John Dittmer is a prominent historian of the Mississippi civil rights movement. A native of Seymour, Indiana, Dittmer earned bachelor’s (1961), master’s (1964), and doctoral (1971) degrees from Indiana University. In the fall of 1967 he accepted an appointment as assistant professor of history at Tougaloo College, a small, historically black liberal arts college just outside Jackson. Within a year, Tougaloo appointed Dittmer academic dean. He returned to teaching in the fall of 1970 and was promoted to associate professor in 1971. He continued teaching there until 1979, when he accepted a position as visiting associate professor of history at Brown University. After three years at Brown, one year as a Rockefeller Foundation fellow, and two years at the Massachusetts Institute of Technology, Dittmer returned to Indiana to become an associate history professor at DePauw University in Greencastle. He retired and was granted emeritus status in 2003.
While at Tougaloo, Dittmer had known many civil rights activists and had heard their stories. He knew that the struggle for civil rights was different in Mississippi than in much of the rest of the South. Mississippi lacked cities large enough to support the independent black ministers who often assumed leadership roles in the movement in other southern states—men such as Martin Luther King Jr. of Atlanta, Fred Shuttlesworth of Birmingham, and Kelly Miller Smith of Nashville. In Mississippi, King’s Southern Christian Leadership Conference led no campaigns against segregation. Also, unlike other southern states, Mississippi’s African American population approached 40 percent of the total in the 1960s, and blacks outnumbered whites in many counties. This demographic meant that the state’s activists took voting rights, not desegregation, as their primary goal. In much of Mississippi, if blacks could vote, they could rule.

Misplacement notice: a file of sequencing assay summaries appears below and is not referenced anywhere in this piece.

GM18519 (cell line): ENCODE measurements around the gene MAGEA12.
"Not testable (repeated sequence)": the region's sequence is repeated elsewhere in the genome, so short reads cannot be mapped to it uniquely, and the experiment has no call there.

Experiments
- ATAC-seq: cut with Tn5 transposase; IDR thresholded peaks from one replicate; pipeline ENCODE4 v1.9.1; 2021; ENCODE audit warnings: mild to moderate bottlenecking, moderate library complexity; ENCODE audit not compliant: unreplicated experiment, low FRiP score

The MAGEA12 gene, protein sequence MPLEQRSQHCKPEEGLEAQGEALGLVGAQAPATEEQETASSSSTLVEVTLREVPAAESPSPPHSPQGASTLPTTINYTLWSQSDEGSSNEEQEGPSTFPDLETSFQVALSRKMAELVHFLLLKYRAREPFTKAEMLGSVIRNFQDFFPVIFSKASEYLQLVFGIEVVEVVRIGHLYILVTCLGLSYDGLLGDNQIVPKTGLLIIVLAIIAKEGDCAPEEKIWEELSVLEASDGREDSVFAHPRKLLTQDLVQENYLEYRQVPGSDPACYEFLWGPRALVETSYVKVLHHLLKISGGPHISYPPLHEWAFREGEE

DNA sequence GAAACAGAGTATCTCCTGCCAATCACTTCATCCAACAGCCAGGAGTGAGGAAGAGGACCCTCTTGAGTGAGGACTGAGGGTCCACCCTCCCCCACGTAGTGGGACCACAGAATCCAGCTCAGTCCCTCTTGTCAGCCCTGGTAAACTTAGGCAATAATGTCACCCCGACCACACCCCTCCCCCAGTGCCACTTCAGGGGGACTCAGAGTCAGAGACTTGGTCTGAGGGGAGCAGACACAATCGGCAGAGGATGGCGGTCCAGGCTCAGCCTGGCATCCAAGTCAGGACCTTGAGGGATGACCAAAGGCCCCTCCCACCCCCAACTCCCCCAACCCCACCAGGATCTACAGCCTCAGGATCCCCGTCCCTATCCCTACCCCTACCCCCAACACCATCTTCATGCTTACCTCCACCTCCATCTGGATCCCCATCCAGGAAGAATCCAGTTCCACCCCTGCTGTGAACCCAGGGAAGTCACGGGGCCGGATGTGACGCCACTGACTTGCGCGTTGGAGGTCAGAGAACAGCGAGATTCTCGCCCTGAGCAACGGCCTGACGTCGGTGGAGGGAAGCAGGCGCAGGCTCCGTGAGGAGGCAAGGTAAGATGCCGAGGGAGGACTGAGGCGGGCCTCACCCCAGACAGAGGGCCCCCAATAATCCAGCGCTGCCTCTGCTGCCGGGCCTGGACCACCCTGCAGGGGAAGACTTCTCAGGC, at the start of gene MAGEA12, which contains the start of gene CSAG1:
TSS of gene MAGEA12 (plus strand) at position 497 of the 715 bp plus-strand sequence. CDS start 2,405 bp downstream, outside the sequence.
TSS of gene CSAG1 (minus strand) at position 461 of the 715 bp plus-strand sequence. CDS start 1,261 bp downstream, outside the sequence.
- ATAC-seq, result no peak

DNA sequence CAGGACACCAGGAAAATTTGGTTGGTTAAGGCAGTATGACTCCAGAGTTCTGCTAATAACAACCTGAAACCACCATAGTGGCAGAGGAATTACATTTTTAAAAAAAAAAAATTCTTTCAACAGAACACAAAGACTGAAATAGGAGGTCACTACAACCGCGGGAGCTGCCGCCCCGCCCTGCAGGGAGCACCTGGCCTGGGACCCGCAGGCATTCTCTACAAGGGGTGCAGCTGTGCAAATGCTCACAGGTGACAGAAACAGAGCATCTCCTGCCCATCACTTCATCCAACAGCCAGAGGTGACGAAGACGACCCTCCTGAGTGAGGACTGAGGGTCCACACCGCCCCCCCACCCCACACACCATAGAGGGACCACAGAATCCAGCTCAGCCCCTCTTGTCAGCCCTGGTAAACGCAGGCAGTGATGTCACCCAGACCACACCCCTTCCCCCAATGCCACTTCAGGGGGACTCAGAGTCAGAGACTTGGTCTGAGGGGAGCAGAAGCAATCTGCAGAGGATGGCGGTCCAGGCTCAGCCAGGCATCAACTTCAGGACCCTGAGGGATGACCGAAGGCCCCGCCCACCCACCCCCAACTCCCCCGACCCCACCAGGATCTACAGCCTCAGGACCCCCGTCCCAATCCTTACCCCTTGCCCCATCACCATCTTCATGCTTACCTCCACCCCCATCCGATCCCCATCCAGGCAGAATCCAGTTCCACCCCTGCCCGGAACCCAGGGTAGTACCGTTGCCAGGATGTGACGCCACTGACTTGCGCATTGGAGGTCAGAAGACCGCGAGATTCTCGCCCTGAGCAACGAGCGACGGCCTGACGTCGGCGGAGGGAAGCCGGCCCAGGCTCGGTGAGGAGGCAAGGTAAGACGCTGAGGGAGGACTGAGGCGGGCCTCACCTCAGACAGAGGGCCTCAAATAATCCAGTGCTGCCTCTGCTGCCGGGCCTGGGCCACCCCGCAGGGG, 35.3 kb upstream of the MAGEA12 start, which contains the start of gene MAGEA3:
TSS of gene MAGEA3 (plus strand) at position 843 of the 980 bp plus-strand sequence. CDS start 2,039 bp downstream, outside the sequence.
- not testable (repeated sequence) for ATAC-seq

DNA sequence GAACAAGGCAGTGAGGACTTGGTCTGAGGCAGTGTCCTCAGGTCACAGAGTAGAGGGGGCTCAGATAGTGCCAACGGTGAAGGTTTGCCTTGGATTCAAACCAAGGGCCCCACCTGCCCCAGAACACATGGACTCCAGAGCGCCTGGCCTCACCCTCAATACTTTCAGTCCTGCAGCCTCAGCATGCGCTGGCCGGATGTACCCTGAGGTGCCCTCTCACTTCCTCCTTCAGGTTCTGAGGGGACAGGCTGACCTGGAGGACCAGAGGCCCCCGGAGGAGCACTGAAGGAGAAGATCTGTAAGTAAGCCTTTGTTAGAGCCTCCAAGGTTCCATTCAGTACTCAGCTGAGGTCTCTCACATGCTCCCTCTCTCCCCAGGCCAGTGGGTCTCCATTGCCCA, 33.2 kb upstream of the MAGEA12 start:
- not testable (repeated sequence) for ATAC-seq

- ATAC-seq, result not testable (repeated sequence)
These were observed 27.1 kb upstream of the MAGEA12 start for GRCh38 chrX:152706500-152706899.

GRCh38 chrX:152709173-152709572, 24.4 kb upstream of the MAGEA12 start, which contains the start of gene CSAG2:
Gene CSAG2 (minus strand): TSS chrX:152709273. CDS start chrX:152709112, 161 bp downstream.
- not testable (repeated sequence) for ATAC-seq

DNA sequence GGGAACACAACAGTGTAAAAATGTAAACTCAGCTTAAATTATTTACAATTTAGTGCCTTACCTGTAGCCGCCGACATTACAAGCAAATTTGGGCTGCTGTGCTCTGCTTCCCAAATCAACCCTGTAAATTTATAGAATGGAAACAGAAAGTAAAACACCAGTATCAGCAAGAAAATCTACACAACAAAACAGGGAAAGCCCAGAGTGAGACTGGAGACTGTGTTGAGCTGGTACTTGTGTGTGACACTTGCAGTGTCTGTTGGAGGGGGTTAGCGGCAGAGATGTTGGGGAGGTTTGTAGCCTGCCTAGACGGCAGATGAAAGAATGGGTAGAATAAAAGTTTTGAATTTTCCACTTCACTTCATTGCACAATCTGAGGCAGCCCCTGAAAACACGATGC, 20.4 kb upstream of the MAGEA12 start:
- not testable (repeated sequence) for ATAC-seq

The story of civil rights in Mississippi was the story of local people refusing to continue to quietly accept segregation and disfranchisement. In Local People: The Struggle for Civil Rights in Mississippi (1993), Dittmer gracefully recounts how local people, encouraged by student activists, most often with the Student Nonviolent Coordinating Committee and the Congress of Racial Equality, gradually but tirelessly fought for civil rights in the face of unrelenting white violence. Dittmer argues that without local people to support, house, and even protect the student activists, the struggle for civil rights in Mississippi would likely not have occurred in the 1960s and certainly would not have succeeded. Dittmer also argues that it is impossible to overstate the importance of the leadership provided by local people. In virtually every town where student activists worked, the civil rights cause was advanced by local leaders—perhaps most notably Fannie Lou Hamer of Sunflower County. Without Dittmer’s work in Local People, the determination, bravery, and leadership provided by Annie Devine, Unita Blackwell, Victoria Gray Adams, and others would be far less renowned. Local People received three major book awards: the 1994 Lillian Smith Book Award, the 1995 Bancroft Prize, and the 1995 McLemore Prize.
In addition to Local People, Dittmer has authored Black Georgia in the Progressive Era (1977) and The Good Doctors: The Medical Committee for Human Rights, Race, and the Politics of Health Care in America (2009). He and Danielle L. McGuire served as coeditors of Freedom Rights: New Perspectives on the Civil Rights Movement (2011). Dittmer has received several research fellowships as well as teaching awards. In 2010 DePauw created the John Dittmer Award to recognize the graduating history major with the highest grade point average.
- DePauw University website, www.depauw.edu
- John Dittmer, e-mail interview with Ernest M. Limbo
- John Dittmer, Local People: The Struggle for Civil Rights in Mississippi (1993)